To determine if targeting the PI3Kδ signalling pathway affected MDSC numbers in the absence of direct effects on Tregs or tumours, we injected tumours into BALB/C Nude mice and treated with either vehicle or PI-3065. PI-3065 treatment in the absence of T cells conferred no tumour control (Fig. 4a). Analysis of spleens at day 28, post injection, revealed comparable spleen weights (Fig. 4b) and PMN-MDSC and M-MDSC populations (Fig. 4c, d). Taken together, these data indicate that PI-3065 treatment does not directly target MDSCs in vivo.

MDSC immunosuppression is not affected by PI3Kδ inhibition

We have previously demonstrated that the addition of PI-3065 to splenocytes has a direct effect on CD8+ T-cell proliferation in vitro [18], thus a different approach was needed to examine the suppressive capacity of MDSC exposed to PI3Kδ inhibition. To establish if therapeutic administration of PI-3065 resulted in the development of MDSCs with inferior suppressive capacity in tumour-bearing hosts, ex vivo suppression assays were performed. Splenic CD8+ T cells from naive mice were stimulated with anti-CD3 and CD28 antibodies and co-cultured with MDSCs isolated from tumour-bearing vehicle- or PI-3065-treated mice. At a ratio of 1:1, neither vehicle- or PI-3065-derived MDSCs had a notable effect on CD8+ T-cell proliferation (Fig. 5a, b). At a higher ratio of 4 MDSCs per T cell, we observed that both vehicle- and PI-3065-treated MDSCs reduced CD8+ T-cell proliferation. However, there was no significant difference between MDSCs derived from either vehicle- or PI-3065-treated mice, implying no direct effect of the inhibitor on MDSC activity.


Previous studies have demonstrated that both M-MDSCs and PMN-MDSCs are dependent on PI3K signalling for optimal immunosuppression [20]. Genetic inactivation of PI3Kδ in mice resulted in both reduced numbers of peripheral MDSCs in tumour-bearing hosts and ex vivo reduced capacity to suppress T-cell proliferation [17]. As an extension of these studies, we sought to determine whether pharmacological inhibition of PI3Kδ using the small molecule inhibitor PI-3065, also targets MDSCs therapeutically. We observed that animals treated with PI-3065 had reduced tumour burden and that in both vehicle- and drug-treated animals, tumour size correlated with splenomegaly driven by MDSC expansion. Following surgical removal of tumours in untreated mice, the numbers of MDSCs reduced dramatically within 3 days, to almost negligible levels, indicating that MDSC numbers are largely controlled by tumour burden and not by administration of PI-3065 per se. Studies in gastric cancer have recently demonstrated increased MDSC numbers in the spleen and peripheral blood that correlate with tumour stage [27, 28]. Furthermore, the expansion of MDSCs in the peripheral blood of breast cancer patients is reversed following surgical excision of the primary tumour [4], demonstrating that the tumour is critical for supporting MDSCs in the periphery.

Tregs and MDSCs are known to play reciprocal roles within the tumour microenvironment, with MDSCs promoting de novo induction of Treg [10, 11], whilst Tregs can subsequently promote MDSC expansion [29, 30]. Selective depletion of Tregs in tumour-bearing DEREG mice resulted in both reduced tumour burden and splenic MDSC expansion comparable with PI-3065 treatment. However, tumour-driven MDSC expansion was observed in nude mice which lack Treg indicating that it is the tumour and not Tregs that drives this expansion. Splenic MDSC expansion was comparable in PI-3065- and vehicle-treated nude mice indicating no direct effect of the PI3Kδ-inhibitor on MDSC. Overall, these data demonstrate that the tumour, and not Treg or inhibition of PI3Kδ signalling, is the most significant influence on splenic MDSC numbers.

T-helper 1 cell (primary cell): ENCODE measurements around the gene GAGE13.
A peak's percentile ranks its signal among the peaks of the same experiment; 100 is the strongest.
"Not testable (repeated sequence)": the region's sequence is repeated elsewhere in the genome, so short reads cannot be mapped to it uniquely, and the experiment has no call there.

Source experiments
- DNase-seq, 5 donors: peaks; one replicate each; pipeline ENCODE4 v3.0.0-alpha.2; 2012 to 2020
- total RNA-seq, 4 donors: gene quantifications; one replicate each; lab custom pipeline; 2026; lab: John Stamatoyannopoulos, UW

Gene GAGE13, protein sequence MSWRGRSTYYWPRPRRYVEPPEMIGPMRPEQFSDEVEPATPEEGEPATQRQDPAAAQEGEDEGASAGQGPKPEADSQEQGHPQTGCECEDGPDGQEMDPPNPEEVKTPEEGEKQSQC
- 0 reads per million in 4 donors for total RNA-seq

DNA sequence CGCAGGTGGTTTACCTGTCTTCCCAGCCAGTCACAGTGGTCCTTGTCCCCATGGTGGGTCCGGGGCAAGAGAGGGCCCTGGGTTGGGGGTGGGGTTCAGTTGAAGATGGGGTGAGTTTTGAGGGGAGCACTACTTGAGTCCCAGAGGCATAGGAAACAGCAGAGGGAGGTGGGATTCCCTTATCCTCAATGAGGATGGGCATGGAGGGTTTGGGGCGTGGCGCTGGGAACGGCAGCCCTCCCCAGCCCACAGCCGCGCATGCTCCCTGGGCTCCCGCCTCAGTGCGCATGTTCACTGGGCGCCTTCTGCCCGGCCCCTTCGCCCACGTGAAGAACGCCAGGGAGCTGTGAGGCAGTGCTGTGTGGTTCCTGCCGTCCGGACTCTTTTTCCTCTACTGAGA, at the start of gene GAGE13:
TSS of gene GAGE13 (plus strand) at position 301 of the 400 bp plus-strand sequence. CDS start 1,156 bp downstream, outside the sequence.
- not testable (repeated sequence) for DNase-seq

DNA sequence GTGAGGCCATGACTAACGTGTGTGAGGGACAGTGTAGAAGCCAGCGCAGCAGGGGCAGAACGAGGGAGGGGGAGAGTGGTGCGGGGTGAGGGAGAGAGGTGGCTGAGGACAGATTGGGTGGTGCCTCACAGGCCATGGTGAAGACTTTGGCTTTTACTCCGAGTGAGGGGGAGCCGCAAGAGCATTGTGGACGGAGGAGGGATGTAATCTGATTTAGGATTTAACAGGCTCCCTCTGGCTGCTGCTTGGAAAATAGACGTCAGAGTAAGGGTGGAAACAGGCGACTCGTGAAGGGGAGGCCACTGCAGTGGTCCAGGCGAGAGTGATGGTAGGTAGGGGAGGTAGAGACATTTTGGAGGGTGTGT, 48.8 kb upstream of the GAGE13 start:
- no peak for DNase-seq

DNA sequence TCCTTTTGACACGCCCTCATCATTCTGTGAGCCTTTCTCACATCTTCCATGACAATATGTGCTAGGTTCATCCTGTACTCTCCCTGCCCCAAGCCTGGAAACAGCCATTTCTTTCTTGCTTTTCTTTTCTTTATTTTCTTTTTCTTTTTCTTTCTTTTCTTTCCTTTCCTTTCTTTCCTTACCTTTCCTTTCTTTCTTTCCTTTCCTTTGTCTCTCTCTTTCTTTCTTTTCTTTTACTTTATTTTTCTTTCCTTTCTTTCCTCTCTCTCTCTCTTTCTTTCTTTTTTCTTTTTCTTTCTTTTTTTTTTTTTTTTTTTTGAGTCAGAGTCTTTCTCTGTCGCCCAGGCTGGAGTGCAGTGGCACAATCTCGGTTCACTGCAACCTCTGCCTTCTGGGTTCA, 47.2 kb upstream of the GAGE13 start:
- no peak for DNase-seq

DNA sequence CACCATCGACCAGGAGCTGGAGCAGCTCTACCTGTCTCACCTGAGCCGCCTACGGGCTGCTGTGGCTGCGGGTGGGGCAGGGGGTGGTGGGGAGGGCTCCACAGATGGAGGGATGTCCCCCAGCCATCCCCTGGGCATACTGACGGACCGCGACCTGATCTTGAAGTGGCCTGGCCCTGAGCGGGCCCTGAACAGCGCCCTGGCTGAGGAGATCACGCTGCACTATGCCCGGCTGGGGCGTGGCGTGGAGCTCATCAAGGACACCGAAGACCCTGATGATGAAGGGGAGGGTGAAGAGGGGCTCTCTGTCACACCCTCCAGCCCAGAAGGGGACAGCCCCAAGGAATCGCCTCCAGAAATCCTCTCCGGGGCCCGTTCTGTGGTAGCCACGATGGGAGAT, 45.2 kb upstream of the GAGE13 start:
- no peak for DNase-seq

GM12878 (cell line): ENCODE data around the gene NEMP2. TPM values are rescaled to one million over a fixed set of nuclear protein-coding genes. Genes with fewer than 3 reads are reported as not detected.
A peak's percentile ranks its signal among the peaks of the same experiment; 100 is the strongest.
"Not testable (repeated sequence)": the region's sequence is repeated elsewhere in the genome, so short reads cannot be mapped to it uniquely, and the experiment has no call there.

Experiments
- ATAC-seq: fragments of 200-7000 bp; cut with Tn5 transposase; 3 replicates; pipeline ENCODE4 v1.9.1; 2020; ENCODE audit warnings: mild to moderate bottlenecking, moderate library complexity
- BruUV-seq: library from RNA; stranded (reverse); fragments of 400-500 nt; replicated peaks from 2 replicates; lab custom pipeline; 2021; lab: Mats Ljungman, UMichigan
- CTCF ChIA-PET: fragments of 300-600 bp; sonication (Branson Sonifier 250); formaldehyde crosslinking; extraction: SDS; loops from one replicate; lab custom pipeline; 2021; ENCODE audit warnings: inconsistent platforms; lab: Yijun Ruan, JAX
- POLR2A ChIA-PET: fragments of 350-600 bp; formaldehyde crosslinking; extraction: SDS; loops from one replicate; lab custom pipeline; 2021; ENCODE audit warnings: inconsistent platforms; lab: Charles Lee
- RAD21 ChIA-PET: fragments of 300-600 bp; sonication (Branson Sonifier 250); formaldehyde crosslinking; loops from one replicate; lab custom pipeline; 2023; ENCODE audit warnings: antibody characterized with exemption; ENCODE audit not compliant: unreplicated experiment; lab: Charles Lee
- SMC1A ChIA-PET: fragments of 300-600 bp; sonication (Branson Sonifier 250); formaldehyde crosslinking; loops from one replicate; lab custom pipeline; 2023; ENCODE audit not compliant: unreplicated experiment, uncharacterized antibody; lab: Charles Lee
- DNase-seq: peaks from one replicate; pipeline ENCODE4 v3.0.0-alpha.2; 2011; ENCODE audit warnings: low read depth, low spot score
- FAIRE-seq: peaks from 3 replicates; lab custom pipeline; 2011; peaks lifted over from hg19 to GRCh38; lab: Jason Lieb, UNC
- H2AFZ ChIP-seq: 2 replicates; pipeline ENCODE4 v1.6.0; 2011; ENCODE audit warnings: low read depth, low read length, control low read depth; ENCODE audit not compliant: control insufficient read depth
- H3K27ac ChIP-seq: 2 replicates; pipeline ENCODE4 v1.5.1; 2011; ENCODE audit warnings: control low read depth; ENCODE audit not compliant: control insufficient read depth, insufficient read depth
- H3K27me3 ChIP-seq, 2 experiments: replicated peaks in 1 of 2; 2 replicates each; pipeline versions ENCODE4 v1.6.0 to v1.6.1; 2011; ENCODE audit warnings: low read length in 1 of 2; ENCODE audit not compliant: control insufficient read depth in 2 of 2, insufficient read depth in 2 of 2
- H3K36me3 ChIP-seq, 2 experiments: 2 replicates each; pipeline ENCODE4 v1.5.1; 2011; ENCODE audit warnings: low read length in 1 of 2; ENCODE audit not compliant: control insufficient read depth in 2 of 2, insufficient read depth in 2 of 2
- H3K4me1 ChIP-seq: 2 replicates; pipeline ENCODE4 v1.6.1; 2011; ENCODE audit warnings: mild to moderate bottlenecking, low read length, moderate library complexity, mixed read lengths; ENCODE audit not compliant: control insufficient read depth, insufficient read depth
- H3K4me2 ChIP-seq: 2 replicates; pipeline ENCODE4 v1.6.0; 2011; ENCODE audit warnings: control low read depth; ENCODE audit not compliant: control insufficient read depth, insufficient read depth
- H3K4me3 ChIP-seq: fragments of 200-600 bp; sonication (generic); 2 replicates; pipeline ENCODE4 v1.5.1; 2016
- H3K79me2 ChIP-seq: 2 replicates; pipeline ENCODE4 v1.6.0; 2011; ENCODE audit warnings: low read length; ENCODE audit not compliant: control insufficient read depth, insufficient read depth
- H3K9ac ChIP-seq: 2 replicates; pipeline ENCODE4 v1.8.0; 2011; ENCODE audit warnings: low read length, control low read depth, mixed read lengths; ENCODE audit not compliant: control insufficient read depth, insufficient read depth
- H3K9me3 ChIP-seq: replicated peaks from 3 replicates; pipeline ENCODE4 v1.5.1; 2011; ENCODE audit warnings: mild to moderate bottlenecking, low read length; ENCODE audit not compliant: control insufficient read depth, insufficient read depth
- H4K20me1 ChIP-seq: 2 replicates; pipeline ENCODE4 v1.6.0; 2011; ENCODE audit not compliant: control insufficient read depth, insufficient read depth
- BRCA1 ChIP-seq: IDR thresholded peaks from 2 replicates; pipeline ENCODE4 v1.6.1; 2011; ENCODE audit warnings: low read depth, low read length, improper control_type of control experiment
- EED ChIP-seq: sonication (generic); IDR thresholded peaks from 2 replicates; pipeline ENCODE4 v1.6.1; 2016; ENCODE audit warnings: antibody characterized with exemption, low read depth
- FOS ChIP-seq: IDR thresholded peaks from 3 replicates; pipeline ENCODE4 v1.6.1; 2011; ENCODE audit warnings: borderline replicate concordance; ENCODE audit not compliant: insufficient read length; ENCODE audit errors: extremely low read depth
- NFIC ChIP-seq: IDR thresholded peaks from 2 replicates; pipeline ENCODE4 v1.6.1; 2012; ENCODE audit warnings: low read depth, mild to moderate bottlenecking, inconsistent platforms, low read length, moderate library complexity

Finally, given that Ali and colleagues previously demonstrated impaired immunosuppression by PI3Kδ genetically deficient MDSCs [17], we sought to address if MDSC suppression in vivo could be ameliorated by pharmacological PI3Kδ blockade. Using MDSCs isolated from PI-3065-treated mice, we observed equivalent immunosuppression on a per cell basis ex vivo. Although a caveat of this approach is that the in vivo effects of PI-3065 on MDSC may be reversed in ex vivo cultures, meaning that we cannot conclude that the MDSCs present in PI-3065-treated mice are unaffected functionally, the data does indicate that inhibition of PI3Kδ in vivo does not result in an irreversible block in the suppressor function of these cells. This finding is compatible with data published by Davis and colleagues, who demonstrated that a reduction in MDSC suppression could only be achieved with a dual PI3Kδ/γ inhibitor, IPI-145 [31]. As MDSCs are known to employ both the PI3Kδ and γ isoforms for downstream signalling (reviewed in ref. [14]), it is feasible that pharmacological targeting of PI3Kδ alone, is not sufficient to inhibit their suppressive mechanisms. Gyori et al. and colleagues reported similar findings in the MC38 colon carcinoma model, whereby T-cell-mediated control of tumour growth could only be achieved if treatment with the PI3Kδ inhibitor, Idelalisib, which resulted in reduced intra-tumoural Treg numbers, was combined with a CSF1R inhibitor to reduce numbers of tumour associated macrophages [32].

The tumour itself is central to the immunosuppression mediated by MDSCs, as removal of the tumour dramatically reduces the peripheral MDSC population, enabling the establishment of a feedback loop favouring tumour rejection. Alleviation of immunosuppression by surgical removal of tumours has also been reported in patients with colorectal cancer [33], highlighting the critical role the tumour plays in amplifying immunosuppressive pathways. Thus, whilst inactivation of Treg appears to be the primary effect of PI-3065 treatment, our data indicate that through initiating immune-mediated control of tumour growth, a cascade of events is unleashed which serve to break down immunosuppressive pathways, further enhancing tumour immunity.